February 2022

The Yomiuri Shimbun’s agreement with Osaka Prefecture raises troubling questions about the critical role of the media

Screenshot of Yomiuri Shimbun

On December 27 last year, the Osaka prefectural press club held an eyebrow-raising media conference with Osaka Governor Hirofumi Yoshimura. Sitting at the same table as the governor was Gaku Shibata, president of The Yomiuri Shimbun, who was there to make an unusual, and troubling, announcement: Japan’s largest daily newspaper was signing a “comprehensive cooperation agreement” with the Osaka prefectural government.

Under the agreement, Yomiuri staff and Osaka bureaucrats will work side-by-side in eight different areas: education and human resource development, information dissemination, industrial revitalization, community development, public safety and security, child welfare, health, the environment, and “other areas in-line with the purpose of the agreement”. Yomiuri employees will be expected to directly advise Osaka bureaucrats on how to craft their message to the public more effectively.

The troubling question, in case it wasn’t already obvious, was spelled out by critical commentators such as former Japan Times columnist Philip Brasor, who wondered if the Yomiuri was, in effect, agreeing to become media advisor and promoter for future Osaka-based events and projects, such as the city’s controversial attempts to land a casino resort. Didn’t this deal make the Yomiuri Osaka’s PR organ, he asked.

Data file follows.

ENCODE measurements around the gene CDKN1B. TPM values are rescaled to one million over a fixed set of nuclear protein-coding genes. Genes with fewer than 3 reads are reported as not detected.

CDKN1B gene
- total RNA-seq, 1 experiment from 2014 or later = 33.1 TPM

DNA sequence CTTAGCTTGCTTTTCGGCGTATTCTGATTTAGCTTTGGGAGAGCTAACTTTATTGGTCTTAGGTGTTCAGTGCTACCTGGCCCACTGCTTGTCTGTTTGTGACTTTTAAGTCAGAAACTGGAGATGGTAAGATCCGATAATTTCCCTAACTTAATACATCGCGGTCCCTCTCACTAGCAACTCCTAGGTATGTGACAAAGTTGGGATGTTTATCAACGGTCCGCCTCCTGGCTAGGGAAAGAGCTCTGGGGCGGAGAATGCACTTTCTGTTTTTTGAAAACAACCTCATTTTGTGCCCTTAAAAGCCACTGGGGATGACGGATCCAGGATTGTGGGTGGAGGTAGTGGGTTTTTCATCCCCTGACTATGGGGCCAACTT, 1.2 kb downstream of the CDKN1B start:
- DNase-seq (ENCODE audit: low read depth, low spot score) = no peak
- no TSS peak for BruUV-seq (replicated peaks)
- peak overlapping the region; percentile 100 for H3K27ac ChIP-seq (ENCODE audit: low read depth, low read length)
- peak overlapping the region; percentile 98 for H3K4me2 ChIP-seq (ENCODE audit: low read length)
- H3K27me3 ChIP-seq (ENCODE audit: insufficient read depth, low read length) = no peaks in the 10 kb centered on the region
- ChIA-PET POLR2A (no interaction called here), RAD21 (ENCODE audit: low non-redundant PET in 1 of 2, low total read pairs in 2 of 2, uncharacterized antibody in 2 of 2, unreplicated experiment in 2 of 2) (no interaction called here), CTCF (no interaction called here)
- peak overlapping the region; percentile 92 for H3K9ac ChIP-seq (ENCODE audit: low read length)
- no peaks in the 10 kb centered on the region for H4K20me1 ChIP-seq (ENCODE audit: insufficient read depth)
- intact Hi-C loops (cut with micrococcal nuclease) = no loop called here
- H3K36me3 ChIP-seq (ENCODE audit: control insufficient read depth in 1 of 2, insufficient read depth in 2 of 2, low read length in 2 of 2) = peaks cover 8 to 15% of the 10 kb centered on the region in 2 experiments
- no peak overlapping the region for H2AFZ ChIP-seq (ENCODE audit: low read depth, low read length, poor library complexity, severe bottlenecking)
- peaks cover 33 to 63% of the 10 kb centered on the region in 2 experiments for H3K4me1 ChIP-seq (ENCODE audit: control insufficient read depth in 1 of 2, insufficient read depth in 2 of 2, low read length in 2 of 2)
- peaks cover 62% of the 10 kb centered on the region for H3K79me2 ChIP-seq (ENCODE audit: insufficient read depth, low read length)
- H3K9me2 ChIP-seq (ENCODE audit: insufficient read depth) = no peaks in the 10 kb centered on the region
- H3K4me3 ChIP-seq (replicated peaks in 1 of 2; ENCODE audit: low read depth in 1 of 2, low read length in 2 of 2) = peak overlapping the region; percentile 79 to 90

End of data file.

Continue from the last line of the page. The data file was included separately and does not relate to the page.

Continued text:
Some Japanese media, including The Yomiuri Shimbun and The Nishinippon Shimbun, have cooperation agreements with cities and towns in other parts of the country; the Yomiuri signed one in November 2020 with Iwakuni, Yamaguchi Prefecture, where a major U.S. Marine Corps base is located.

But the Yomiuri’s agreement with Osaka prefecture is unprecedented in scale and has drawn heavy criticism from nearly 200 journalists, lawyers, scholars, and senior business executives in Osaka and elsewhere. 

“The unification of government authority on one side of the news coverage and a news organization on the other is nothing but an act that distorts the public’s right to know and endangers democracy,” said a letter of protest that had attracted over 52,000 signatures on as of late January.

Even former Prime Minister Yukio Hatoyama expressed concern on Twitter, warning the agreement could turn the newspaper into nothing more than a propaganda organ, not only for the prefecture but also for Yoshimura’s local party, the right-of-center Osaka Ishin, which is the base for the national Japan Restoration Association party that Yoshimura co-heads. 

Yoshimura and Shibata spent much of their nearly half-hour press conference defending the agreement and insisting it would not lead to editorial restrictions or preferential access for the Yomiuri. Local reporters, however, were particularly concerned by the newspaper’s agreement to cooperate with the prefecture in hosting the 2025 Osaka Expo, which is already facing cost overruns, post-Olympics public apathy and limited overseas agreement on exhibits.

Online commentators warned that Yomiuri readers might end up searching in vain in the months ahead for unfavourable stories about Expo 2025.

Yoshimura and Shibata brushed aside those concerns, saying the Yomiuri was capable of making its own judgements about Expo 2025. But few in the Osaka-based media sound convinced. Their concerns are not merely for the larger issues of freedom of the press and democracy but also for their own reporting.